April Snowstorms Bring May Flowers

Image result for silver maple flowersThere may still be snow in the bush but at long last, its been warm enough to support bloom on several early flowering plants.  It looks like the warming trend will continue, according to the 7 day weather forecasts.  After this weekend, night time low’s will be mainly above 0C.  Which means we will be accumulating some much needed heat units (Growing Degree Days) in the next week. (Photo of silver maple flowers: Carl Strang, Nature Inquiries).

Where the Silver maples are in full bloom, red maples and pussy willow are just beginning to bloom, we are between 1-25 GDD’s Base 10C.





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DCEastSprGallOWFem       Cooley spruce gall and Eastern spruce gall adelgid overwintering females can be found on the undersides of last year’s twigs, next to the base of the needles.  Take a look at these tiny females with your hand lens.  If they are still blue-purple, that means they haven’t laid their eggs yet.  If you can’t see the blue-purple and they are covered in thick, white woolly wax that means egg-laying has started and pesticides will not be as effective.  Insecticides include Tristar, Sevin, Malathion and horticultural oil.  Be mindful that horticultural oil may remove the glaucus needle sheen on some conifers.

Manual IPM:


Gypsy moth (Lymantria dispar) egg masses are grey from overwintering but they can be detected on tree trunks, branches (e.g. Acer, Picea pungens, Quercus, Tilia etc.) as well as other wooden objects.  Scrape off egg masses, collect and destroy to prevent hatching of hundreds of caterpillars.

vacuum3 City of Toronto forestry staff have been busy manually removing (yes, that’s a vacuum) Gypsy moth eggs masses from several key oak  (Photo: Tina Orchard, City of Toronto). Toronto surveyed close to 3000 trees all across the city this winter with focus on oak dense communities.  Egg mass removal was carried out on approximately 600 trees of various species. They have noted another 275 infested city trees where manual removal wasn’t possible and the trees will require treatment this spring.  Where significant egg masses could be seen on neighbouring private trees, Toronto forestry staff took the extra time to alert residents.


Overwintering eggs of Fall cankerworm (Alsophila pometaria) are near impossible to find and don’t make very good candidates for manual removal this time of year. (Left image:  http://www.dcnr.state.pa.us, Right image: rutgers.edu). Some horticulturalists report that the egg masses can be smothered with dormant horticultural oil, but the coverage has to be 100%. This is why most horticulturalists use tree bands in the fall to trap wingless females, the males they attract and their resulting egg masses.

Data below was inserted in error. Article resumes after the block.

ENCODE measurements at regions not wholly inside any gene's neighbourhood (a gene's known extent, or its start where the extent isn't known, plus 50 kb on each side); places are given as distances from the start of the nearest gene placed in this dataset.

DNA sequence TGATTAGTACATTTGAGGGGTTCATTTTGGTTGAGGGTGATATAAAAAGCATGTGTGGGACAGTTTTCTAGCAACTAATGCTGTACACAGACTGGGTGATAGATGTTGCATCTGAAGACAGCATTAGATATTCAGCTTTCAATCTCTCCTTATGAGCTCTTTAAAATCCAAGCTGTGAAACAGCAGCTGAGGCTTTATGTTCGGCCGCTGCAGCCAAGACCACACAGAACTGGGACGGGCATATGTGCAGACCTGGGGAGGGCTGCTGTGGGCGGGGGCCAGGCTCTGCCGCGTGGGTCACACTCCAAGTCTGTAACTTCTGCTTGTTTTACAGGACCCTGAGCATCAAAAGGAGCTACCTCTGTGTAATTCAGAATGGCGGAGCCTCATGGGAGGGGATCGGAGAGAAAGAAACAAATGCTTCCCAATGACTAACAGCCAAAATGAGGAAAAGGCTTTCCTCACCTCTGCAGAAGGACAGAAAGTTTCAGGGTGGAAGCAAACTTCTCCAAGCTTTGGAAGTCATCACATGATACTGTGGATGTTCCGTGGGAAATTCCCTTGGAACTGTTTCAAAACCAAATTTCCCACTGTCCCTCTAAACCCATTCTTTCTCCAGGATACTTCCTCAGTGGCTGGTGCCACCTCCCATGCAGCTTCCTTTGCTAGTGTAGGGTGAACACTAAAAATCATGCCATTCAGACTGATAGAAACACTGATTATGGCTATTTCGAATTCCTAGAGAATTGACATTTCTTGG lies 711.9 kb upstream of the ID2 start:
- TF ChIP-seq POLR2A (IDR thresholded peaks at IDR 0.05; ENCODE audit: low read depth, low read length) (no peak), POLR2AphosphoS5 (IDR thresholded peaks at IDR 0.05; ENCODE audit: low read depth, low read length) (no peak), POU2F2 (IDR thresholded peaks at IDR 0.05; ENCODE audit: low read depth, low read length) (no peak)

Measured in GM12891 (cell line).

Joel Harrison-Off, Toronto’s Forest Health Care Inspector reported that approximately 700 sticky band traps were set up in select areas across Toronto in late October, by city staff and volunteer groups.  The focus was on protecting dense, mature oak areas. Traps were removed by mid-December and virtually all of them came heavily loaded with both female and male moths.  Toronto’s observations indicate that fall cankerworm populations will be relatively high again this spring, especially around areas in close proximity to naturalized woodlots and ravines.


Eastern tent caterpillar (Malacosoma americanum) eggs masses are grey and encircle twigs of last year’s growth.  They actually glisten in the sun so monitor for these on sunny days before leaf emergence.  Larvae will be hatching soon.  Prune out, collect and destroy eggs masses to prevent hundreds of caterpillars hatching and feeding on Prunus, Malus, Crataegus.


Look for cone-like structures hanging from the ends of branches at this time as signs of Bagworm (Thyridopteryx ephemeraeformis). This pest has been found in the Windsor and Coburg areas.  These “cones” are really overwintering structure that house the female and her hundreds of eggs.  Remove, collect and destroy cones to prevent significant defoliation on host plants (Gleditsia, Thuja, Picea).

VLB Egg mass

Viburnum leaf beetle (Pyrrhalta viburni) egg masses can be found as raised grey-brown bumps, in rows along the UNDERSIDES of last years twigs.  Pick off the raised bumpy cap to see lots of yellow eggs underneath.  Prune out, collect and destroy egg masses to prevent widespread defoliation of our lovely flowering viburnums this spring.



About Jen Llewellyn

OMAFRA Nursery and Landscape Specialist @onnurserycrops
This entry was posted in Arboriculture, IPM, landscape and tagged , , , , , , . Bookmark the permalink.

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